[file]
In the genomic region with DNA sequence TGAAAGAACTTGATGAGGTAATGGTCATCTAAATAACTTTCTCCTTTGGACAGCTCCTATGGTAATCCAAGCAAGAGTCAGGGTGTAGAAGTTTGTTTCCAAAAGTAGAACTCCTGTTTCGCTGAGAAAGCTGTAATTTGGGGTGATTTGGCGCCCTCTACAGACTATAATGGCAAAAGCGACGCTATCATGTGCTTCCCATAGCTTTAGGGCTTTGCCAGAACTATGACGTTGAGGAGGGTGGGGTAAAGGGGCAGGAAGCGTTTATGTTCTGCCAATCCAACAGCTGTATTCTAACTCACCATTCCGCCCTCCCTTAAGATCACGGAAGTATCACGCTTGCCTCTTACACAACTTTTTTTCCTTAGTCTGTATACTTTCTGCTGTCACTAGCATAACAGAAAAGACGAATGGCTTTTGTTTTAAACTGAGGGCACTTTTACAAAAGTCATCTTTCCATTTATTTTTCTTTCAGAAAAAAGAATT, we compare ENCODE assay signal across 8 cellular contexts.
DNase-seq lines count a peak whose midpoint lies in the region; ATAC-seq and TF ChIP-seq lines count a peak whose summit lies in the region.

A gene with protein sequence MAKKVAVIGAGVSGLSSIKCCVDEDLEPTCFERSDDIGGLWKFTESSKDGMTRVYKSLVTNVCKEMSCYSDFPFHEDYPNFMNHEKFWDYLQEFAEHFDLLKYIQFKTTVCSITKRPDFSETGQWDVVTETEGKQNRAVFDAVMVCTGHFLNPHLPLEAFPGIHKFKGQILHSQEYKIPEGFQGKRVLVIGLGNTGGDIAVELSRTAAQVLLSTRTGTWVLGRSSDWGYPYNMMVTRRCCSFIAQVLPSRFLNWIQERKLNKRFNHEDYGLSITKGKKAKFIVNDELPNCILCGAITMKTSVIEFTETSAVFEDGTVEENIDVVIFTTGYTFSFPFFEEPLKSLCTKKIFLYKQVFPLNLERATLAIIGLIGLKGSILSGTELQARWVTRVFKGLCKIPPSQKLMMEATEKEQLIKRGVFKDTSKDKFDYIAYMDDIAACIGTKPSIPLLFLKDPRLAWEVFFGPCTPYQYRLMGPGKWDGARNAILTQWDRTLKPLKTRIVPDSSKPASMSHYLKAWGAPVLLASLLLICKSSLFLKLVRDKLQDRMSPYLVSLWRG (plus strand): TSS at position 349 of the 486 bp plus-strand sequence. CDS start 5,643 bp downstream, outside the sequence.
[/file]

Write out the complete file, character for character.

In the genomic region with DNA sequence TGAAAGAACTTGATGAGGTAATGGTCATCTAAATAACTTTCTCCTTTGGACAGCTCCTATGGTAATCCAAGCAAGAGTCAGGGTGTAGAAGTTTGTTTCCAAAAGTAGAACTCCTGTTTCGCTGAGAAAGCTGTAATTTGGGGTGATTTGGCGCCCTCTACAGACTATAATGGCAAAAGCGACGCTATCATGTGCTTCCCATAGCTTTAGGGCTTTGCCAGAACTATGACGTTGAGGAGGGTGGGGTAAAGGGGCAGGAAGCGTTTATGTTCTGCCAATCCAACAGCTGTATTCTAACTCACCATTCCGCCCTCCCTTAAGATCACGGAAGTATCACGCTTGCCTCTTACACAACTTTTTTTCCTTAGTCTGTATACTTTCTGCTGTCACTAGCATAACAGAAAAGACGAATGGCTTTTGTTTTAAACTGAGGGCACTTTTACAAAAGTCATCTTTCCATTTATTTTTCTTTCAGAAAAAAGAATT, we compare ENCODE assay signal across 8 cellular contexts.
DNase-seq lines count a peak whose midpoint lies in the region; ATAC-seq and TF ChIP-seq lines count a peak whose summit lies in the region.

A gene with protein sequence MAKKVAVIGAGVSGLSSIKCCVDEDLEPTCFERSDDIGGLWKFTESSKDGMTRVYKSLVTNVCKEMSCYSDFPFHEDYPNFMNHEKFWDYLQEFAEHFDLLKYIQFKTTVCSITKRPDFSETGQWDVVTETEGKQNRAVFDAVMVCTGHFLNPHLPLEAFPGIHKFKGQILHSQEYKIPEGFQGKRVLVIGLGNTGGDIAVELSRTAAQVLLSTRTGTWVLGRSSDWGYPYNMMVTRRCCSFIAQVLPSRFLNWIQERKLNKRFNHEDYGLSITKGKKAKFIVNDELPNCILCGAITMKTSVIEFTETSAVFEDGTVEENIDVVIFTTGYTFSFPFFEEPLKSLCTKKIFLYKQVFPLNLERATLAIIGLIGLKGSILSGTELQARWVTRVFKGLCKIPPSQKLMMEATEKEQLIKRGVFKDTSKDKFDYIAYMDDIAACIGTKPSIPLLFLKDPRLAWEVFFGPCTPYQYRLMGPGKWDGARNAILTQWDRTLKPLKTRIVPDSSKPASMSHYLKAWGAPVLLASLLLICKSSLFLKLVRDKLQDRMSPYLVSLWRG (plus strand): TSS at position 349 of the 486 bp plus-strand sequence. CDS start 5,643 bp downstream, outside the sequence.